Want to pay the ultimate homage to your favorite artist? Now you can commission a limited edition tattoo by a range of trendy international artists, and spend the rest of your life as a walking gallery exhibit.
design offsite, “Design, Wit, and the Creative Act,” that he would be fielding a show at this year’s Design Miami in which adoring fans can select an original design by one of eight artists (including Tord Boontje, Lawrence Weiner, Hella Jongerius,Yves Behar, Vito Acconci, 5.5 Designers, and Kaws) and have a tattoo artist execute it on a body part of their choosing. Once the show is over, the designs will be retired, much as an artist might destroy the plate for a print.
Boontje’s design is especially appealing. In conjunction with Andrew Allenson, he’s created a program that randomly generates his signature floral patterns. The tattoo-ee can stop the program at whatever design he or she likes, take a screen grab, print it, then have it embossed in flesh.
Called “As Long as It Lasts,” Design Miami’s first pop-up tattoo parlor will run for four days. Conceptually, the idea, says co-collaborator Aric Chen (as is Josee Lepage), is to explore what it means for a ‘body’ to be signed by an artist. But it’s also just a goof on the idea of art and obsession — signed body art as the next step beyond manicure designs. In short, perfect for the crowd that flocks to Miami less for the art than for the opportunity to flaunt.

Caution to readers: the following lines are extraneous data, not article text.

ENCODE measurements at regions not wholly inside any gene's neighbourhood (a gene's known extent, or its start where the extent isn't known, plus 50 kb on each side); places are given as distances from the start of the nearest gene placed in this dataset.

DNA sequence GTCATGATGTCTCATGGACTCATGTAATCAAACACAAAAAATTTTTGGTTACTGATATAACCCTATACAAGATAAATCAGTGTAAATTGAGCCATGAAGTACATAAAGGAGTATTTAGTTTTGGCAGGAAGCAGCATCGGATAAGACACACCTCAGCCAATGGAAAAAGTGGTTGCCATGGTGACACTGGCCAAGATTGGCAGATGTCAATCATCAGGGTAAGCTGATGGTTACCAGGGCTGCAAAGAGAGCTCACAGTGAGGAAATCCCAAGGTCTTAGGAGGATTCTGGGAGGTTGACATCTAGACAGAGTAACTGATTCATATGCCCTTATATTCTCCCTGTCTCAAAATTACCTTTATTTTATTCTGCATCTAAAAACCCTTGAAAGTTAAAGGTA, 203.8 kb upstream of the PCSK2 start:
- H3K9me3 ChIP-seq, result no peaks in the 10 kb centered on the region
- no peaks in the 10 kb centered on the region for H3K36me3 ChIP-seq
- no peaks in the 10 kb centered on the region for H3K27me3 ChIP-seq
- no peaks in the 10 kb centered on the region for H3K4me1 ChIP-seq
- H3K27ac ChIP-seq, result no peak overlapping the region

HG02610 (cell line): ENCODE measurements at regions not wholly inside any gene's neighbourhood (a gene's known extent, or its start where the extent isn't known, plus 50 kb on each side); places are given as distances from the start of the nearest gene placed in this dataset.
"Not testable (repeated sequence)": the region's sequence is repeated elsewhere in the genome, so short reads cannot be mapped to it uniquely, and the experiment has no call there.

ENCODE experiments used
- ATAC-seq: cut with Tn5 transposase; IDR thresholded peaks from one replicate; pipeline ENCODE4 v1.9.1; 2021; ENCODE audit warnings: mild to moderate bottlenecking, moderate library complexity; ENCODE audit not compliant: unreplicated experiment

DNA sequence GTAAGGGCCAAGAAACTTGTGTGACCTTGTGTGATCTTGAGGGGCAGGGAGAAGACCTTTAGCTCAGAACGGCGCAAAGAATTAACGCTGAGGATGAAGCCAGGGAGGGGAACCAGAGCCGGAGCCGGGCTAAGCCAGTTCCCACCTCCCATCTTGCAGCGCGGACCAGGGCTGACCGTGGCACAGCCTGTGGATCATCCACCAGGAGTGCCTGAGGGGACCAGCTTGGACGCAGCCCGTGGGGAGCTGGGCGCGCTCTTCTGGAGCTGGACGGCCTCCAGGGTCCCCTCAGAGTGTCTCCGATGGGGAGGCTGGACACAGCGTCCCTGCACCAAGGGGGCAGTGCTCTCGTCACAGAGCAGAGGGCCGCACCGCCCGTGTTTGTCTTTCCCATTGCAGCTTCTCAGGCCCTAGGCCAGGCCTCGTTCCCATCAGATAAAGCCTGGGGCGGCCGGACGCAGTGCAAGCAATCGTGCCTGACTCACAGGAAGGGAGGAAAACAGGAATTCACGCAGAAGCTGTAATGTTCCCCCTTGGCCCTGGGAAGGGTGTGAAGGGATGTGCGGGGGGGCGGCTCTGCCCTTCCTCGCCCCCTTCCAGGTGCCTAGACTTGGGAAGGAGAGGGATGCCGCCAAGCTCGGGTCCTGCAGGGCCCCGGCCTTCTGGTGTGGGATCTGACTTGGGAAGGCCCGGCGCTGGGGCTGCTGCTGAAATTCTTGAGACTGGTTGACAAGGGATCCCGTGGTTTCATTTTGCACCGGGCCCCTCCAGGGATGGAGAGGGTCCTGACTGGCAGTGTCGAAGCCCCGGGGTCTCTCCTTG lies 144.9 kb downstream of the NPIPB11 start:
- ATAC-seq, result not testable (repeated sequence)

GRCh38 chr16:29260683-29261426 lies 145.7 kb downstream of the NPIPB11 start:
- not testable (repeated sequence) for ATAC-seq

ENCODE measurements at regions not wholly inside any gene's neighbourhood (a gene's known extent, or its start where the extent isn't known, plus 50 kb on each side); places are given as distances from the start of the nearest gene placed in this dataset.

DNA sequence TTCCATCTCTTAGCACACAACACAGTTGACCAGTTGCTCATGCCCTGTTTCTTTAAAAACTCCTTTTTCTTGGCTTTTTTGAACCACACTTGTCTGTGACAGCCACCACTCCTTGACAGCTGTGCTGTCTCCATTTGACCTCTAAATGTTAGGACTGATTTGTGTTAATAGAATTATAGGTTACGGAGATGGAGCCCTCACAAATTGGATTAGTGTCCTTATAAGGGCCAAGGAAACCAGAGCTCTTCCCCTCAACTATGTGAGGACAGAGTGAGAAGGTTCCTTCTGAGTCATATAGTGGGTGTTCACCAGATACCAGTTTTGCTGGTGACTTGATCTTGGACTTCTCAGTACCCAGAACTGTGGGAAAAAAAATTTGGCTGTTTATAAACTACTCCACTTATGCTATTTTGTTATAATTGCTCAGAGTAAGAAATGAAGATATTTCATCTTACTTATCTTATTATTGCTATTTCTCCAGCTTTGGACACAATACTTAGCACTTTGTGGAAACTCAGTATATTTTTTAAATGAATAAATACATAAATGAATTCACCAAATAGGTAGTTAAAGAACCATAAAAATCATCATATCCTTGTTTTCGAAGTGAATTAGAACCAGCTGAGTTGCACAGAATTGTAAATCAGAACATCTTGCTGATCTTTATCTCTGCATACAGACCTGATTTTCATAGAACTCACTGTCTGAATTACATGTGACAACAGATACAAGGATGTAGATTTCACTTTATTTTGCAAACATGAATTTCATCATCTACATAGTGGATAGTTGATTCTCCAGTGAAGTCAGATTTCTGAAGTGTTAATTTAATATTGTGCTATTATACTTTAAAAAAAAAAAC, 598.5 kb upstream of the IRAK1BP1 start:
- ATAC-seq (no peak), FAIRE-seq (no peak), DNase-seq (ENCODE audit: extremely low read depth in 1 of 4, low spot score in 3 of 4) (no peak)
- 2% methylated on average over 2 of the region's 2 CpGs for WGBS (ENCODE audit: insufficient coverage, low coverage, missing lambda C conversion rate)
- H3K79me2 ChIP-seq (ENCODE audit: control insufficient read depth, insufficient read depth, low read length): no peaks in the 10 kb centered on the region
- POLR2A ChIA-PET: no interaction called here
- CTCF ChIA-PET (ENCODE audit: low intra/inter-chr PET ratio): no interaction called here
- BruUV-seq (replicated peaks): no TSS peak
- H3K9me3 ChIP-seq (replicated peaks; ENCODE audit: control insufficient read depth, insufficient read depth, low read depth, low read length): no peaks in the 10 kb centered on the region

“Pricing is tricky,” Wong told us. The tattoo artist charges $250 an hour, and a typical tat takes about two hours. That’s $500 for an original work — not bad given the stratospheric prices that are typical at the Miami extravaganza. So, why not charge something more fittingly outrageous? Eli Broad and Steve Cohen surely wouldn’t mind dropping a couple thou for something so precious?
“We’re trying to figure out how not to be exclusionary,” Wong says. “But we’re spending a lot of money putting this together….” Maybe a student discount? A few bucks off for hip seniors? A special break for victims of the Miami subprime mortgage meltdown?
Wong’s work plays subversively with the boundaries of art and design, often deflating the pretentious status-seeking that accompanies our brand and consumption-obsessed world. Foreshadowing his Miami production, Wong got his own tattoo — a message from Jenny Holzer, “PROTECT ME FROM WHAT I WANT,” inscribed on his forearm, then made permanent with a needle and ink.
The tattoo studio will be at The Loft Building at 3627 NE 1st Court. Drop ins are welcome. And there will even be one temporary design on the roster, for those who have commitment issues when it comes to relationships.